Severity of Dermatitis; N (%)

Mild

37 (6)

47 (9)

Moderate

369 (62)

331 (65)

Severe

192 (32)

130 (26)

Mean total symptom score

7.43±2.08

7.29±2.13

0.27

Physician global assessment

2.89±0.95

2.87±0.83

0.71

Patient assessment

3.05±0.99

2.97±0.86

0.15

Table 2

Total symptom score in each aggravating factors at baseline

Baseline TSS

Mometasone

Fluticasone

p value

Artificial jewellery

7.50±2.23

7.04±2.06

0.09

Detergent

7.40±1.93

7.61±1.95

0.33

Sanitizer

7.70±2.11

7.29±2.06

0.11

Occlusive foot ware

8.30±2.06

8.43±2.07

0.66

In mometasone group, 216 patients (36.1%) had TSS of zero whereas 129 patients (25.4%) in fluticasone group achieved the same. Mometasone group was found to be statistically significant than fluticasone group in complete clearance of symptoms (p<0.05) as shown in Figure 1. In mometasone group, 354 patients (59.2%) were found to achieve improvement whereas 293 patients (57.7%) achieved the same in fluticasone group. No or minimal improvement was found in 28(4.7%) and 86(16.9%) patients in mometasone group and fluticasone group, respectively. There was statistical difference between TSS at baseline and end of therapy in both the groups (p value <0.05). However on intergroup comparison, improvement in mometasone group was statistically significant than fluticasone group as shown in Table 3.

Figure 1

Percentage of patients achieving improvements in both groups

https://s3-us-west-2.amazonaws.com/typeset-prod-media-server/814472c4-5591-4256-bd04-fafc4e1852c5image1.png
Table 3

Comparison of effectiveness parameters between two groups at the end of therapy

Effectiveness parameters

Mometasone

Fluticasone

p value

Total Symptom Score

1.34±1.43

2.13±1.90

0.0001

Physician global assessment

0.72±1.29

0.85±0.75

0.045

Patient assessment

0.71±1.51

0.92±0.80

0.004

At baseline, there were 37 patients in mild category in mometasone group whereas 47 patients in fluticasone group. Out of these, 29 patients were symptom free at the end of therapy (p=0.15). But there was statistical difference between both the groups in moderate and severe category as shown in Table 4.

Table 4

Number of patients achieving complete clearance of symptoms in each severity of dermatitis

Severity of dermatitis

Mometasone

Fluticasone

p value

Mild

29

29

0.15

Moderate

140

89

0.01

Severe

47

11

0.002

On further sub group analysis on aggravating factors, it was found that, Mometasone was statistically significant in relieving symptoms of dermatitis due to artificial jewellery, detergent and occlusive foot ware as shown in Table 5.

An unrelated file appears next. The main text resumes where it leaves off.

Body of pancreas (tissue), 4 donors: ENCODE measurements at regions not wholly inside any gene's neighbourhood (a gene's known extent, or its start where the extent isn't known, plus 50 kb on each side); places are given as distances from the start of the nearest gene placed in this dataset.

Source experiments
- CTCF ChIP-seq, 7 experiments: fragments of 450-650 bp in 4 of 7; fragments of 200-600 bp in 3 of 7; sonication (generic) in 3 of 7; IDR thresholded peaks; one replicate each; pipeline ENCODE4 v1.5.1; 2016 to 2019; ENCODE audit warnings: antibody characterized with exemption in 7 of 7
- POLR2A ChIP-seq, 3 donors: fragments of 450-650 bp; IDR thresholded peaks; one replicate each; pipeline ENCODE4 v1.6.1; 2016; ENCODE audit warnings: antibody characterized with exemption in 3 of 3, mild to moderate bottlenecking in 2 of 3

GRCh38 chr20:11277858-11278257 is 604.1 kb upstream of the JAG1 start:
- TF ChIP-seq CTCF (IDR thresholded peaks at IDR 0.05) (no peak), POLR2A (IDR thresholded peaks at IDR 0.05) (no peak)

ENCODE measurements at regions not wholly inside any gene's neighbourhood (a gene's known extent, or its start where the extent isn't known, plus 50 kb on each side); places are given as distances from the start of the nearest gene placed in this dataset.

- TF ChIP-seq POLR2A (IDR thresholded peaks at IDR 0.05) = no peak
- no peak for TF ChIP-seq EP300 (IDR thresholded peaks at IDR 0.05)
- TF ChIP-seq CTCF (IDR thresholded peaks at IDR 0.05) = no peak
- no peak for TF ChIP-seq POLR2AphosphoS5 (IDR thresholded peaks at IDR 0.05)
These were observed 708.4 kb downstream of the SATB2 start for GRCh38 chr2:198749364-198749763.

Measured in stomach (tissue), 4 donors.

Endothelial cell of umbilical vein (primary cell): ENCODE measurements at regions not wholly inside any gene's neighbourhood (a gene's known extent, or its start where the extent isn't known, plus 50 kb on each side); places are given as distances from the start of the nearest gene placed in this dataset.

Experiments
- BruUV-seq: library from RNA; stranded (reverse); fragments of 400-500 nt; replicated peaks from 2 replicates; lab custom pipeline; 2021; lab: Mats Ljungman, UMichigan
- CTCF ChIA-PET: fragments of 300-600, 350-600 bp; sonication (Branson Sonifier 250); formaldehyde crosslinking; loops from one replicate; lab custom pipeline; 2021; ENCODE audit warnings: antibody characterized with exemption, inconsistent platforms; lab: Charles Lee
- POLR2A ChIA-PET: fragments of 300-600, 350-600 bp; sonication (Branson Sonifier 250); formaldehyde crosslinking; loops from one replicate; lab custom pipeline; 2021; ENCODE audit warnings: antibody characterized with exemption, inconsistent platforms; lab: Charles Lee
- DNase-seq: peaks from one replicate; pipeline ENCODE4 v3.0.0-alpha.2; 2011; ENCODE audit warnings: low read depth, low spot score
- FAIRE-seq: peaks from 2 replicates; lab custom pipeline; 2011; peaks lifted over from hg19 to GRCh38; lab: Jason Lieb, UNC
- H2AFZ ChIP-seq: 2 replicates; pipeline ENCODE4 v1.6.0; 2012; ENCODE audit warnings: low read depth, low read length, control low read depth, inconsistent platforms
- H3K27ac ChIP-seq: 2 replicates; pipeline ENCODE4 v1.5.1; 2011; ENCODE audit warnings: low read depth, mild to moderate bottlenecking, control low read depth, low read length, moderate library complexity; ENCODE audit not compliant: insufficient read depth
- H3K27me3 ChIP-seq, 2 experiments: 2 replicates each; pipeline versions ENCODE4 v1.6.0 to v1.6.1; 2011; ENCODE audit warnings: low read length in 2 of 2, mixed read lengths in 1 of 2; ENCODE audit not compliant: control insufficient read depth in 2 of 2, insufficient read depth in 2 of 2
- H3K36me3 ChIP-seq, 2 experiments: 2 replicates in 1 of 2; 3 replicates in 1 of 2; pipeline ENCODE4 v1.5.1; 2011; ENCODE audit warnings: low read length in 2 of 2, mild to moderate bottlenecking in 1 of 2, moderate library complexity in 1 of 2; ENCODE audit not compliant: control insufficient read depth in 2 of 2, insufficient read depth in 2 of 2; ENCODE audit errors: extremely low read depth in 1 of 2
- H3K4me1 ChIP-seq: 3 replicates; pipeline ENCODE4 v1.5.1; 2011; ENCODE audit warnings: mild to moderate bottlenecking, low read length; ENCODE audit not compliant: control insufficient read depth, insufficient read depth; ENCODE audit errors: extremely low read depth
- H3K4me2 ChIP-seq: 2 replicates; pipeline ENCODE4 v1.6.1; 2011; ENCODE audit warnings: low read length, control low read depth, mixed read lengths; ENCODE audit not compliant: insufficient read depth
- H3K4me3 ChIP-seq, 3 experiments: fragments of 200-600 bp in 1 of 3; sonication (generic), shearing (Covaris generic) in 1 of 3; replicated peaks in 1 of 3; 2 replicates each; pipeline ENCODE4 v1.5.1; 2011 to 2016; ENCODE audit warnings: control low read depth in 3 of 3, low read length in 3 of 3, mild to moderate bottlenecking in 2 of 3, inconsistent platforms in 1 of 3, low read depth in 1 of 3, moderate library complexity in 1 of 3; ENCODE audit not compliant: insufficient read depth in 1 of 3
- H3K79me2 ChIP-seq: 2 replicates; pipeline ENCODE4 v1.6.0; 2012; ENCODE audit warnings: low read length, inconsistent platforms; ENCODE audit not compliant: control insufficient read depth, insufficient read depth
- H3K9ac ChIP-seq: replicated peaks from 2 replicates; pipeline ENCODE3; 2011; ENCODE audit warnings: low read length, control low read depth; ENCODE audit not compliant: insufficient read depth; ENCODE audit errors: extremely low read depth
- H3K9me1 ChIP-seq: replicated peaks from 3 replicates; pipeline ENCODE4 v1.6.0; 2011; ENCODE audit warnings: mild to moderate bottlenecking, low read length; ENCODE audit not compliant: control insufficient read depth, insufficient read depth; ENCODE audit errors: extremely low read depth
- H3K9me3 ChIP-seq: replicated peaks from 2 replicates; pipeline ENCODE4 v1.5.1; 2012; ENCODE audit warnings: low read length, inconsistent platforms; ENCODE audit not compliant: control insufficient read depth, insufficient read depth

Table 5

Comparison of TSS due to aggravating factors.

End of therapy TSS

Mometasone

Fluticasone

p value

Artificial jewellery

1.15±1.52

2.05±1.99

0.0001

Detergent

1.29±1.21

2.41±1.91

0.0001

Sanitizer

1.52±1.54

1.71±1.70

0.34

Occlusive foot ware

1.48±1.64

2.49±2.15

0.0004

Both the treatments were safe and well tolerated by patients. A total of 12 patients reported AE in mometasone group and 13 in fluticasone group. There was no statistical difference in terms of safety and tolerability (p=0.2). Details of AEs are depicted in Figure 2.

Figure 2

Number of patients with adverse events

https://s3-us-west-2.amazonaws.com/typeset-prod-media-server/814472c4-5591-4256-bd04-fafc4e1852c5image2.png

Discussion

Eczema/dermatitis is one of the commonest dermatological ailments.10 Topical corticosteroids (TCS) are mainly used for management of these conditions. But there is increased propensity of adverse events (AEs) with the use of high potency TCS. Mometasone furoate cream is a medium potency TCS which will have comparatively less propensity of AEs and have reasonable efficacy.11 The present survey will be first of its kind in India to provide evidence of real world effectiveness and safety of mometasone furoate and fluticasone in treatment of eczema/dermatitis.

In the present survey, it was found that the effect of mometasone furoate was significantly more as compared to fluticasone propionate, as indicated by total symptom score, physician’ global assessment and patient assessment scores. In a randomized clinical trial by Pei et al., the effectiveness of mometasone furoate 0.1% was compared with fluticasone propionate 0.05%. On comparison of extent of disease score at the end of therapy, there was reduction by 48 points in mometasone furoate group as compared to 30 points reduction in fluticasone propionate group. Both the treatment groups showed significant improvement under wet wrap dressing with more improvement seen in mometasone furoate group.12